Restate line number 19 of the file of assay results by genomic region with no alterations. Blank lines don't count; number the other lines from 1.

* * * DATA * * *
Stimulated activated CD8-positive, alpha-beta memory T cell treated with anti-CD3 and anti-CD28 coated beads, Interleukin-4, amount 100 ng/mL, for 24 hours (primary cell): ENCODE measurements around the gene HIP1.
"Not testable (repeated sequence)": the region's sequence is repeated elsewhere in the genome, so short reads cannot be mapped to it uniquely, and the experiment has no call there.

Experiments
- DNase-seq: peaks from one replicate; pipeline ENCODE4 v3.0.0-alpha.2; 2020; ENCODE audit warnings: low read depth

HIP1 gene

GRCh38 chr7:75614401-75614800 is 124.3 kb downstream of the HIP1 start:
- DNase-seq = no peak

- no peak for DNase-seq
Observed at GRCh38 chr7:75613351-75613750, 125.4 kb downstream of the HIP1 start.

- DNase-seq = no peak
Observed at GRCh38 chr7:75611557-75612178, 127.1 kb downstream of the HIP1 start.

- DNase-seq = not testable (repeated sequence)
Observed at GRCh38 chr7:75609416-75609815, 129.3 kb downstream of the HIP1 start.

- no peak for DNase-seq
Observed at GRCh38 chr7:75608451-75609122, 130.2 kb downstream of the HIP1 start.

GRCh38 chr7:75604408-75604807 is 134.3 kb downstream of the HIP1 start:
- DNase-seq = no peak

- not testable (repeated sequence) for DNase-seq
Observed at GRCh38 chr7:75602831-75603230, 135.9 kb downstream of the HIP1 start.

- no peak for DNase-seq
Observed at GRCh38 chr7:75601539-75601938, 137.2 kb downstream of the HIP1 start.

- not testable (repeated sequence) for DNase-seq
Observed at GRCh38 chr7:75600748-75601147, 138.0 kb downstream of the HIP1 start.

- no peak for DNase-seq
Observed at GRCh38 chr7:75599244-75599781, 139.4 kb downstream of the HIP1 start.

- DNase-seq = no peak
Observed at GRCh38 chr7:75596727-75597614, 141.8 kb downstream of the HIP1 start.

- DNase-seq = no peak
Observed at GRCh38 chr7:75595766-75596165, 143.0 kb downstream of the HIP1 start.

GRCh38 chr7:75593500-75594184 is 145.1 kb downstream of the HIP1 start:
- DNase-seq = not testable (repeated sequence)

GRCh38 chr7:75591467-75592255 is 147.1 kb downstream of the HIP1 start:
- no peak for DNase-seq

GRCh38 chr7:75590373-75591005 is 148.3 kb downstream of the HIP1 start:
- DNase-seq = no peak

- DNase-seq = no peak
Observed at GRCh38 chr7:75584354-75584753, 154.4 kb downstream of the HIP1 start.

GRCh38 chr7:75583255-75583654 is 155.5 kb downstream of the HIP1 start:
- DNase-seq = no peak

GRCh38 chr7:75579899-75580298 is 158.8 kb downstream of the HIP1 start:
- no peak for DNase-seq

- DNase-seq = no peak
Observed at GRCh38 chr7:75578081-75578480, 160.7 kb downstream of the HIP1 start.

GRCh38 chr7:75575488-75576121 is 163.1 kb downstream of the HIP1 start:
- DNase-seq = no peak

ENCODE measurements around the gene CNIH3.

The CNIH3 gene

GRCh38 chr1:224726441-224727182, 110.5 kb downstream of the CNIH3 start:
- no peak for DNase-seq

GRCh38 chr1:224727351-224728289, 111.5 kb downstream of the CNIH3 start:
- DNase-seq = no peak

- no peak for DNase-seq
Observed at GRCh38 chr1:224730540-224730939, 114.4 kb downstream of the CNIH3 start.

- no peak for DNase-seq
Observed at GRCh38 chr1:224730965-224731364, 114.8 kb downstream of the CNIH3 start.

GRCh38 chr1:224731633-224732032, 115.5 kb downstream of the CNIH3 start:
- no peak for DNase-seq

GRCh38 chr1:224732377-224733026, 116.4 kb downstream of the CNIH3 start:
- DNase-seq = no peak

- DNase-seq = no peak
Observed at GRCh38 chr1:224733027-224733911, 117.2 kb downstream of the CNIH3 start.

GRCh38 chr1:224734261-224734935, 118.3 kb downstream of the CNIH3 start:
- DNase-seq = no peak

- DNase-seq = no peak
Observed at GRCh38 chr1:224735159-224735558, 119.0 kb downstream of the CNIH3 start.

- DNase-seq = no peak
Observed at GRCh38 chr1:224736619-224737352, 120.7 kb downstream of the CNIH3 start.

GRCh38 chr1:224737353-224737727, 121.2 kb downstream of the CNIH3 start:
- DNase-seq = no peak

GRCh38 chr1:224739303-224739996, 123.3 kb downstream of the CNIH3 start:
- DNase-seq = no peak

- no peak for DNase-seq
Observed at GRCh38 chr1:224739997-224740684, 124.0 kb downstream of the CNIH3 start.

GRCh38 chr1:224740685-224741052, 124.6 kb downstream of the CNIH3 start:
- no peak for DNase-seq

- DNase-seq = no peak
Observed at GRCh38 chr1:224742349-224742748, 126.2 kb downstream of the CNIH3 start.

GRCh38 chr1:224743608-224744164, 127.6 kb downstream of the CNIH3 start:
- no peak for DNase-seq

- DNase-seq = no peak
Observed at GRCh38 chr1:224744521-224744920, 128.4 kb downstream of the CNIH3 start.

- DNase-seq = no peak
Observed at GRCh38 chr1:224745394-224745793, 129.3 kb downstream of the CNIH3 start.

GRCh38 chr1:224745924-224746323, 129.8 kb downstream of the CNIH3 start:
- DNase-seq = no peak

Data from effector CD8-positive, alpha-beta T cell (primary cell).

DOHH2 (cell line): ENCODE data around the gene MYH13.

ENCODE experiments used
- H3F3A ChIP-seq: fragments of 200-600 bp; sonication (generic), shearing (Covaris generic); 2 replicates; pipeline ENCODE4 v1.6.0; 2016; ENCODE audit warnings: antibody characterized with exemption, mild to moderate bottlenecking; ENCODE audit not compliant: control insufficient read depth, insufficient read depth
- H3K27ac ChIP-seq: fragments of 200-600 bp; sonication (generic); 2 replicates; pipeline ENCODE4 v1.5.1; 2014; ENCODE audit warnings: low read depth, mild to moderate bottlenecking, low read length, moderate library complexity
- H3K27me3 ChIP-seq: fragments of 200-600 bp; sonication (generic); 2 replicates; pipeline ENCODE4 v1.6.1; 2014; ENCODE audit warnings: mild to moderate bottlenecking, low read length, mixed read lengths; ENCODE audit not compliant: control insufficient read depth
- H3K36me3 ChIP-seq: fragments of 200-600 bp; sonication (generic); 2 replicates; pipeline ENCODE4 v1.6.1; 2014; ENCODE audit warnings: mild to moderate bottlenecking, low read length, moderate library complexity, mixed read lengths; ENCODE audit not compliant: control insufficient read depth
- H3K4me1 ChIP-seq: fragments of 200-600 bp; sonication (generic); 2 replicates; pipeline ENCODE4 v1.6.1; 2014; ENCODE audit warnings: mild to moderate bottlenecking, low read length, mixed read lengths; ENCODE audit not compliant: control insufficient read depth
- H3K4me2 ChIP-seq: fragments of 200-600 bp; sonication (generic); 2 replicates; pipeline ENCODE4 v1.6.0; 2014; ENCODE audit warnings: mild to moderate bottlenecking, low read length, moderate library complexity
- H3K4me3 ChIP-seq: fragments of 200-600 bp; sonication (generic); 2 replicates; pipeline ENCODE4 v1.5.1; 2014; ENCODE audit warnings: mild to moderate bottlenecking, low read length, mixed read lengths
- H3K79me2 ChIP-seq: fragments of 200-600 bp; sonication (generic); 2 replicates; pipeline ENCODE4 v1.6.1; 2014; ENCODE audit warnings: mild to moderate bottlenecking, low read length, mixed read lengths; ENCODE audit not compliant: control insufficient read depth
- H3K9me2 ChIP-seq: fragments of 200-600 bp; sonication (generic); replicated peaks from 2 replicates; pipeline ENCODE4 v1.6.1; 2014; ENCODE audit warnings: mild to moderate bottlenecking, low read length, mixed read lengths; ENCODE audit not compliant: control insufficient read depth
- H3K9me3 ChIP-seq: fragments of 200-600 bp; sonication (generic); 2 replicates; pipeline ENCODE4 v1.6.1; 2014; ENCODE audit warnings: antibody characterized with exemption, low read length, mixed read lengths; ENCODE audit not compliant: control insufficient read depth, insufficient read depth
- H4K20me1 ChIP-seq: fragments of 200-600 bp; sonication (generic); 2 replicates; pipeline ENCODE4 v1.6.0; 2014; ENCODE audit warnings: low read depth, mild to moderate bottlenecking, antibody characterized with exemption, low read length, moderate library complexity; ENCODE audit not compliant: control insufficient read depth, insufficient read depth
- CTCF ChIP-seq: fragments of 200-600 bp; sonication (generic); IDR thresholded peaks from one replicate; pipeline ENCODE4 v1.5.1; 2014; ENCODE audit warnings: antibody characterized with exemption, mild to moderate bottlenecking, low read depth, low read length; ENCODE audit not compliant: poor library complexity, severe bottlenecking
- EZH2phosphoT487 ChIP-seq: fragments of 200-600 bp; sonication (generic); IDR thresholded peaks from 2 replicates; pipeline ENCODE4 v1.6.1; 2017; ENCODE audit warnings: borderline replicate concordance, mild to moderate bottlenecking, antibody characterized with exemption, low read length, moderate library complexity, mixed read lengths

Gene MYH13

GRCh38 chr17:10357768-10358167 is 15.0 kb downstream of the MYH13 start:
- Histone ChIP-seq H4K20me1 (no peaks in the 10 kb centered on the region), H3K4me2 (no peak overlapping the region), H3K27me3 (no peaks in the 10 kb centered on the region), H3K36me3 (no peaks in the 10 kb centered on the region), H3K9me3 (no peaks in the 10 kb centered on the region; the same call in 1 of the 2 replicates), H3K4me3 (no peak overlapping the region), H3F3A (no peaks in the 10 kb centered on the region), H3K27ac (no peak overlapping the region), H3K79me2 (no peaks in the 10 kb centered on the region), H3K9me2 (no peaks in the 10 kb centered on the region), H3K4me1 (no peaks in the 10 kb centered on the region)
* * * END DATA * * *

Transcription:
Observed at GRCh38 chr7:75602831-75603230, 135.9 kb downstream of the HIP1 start.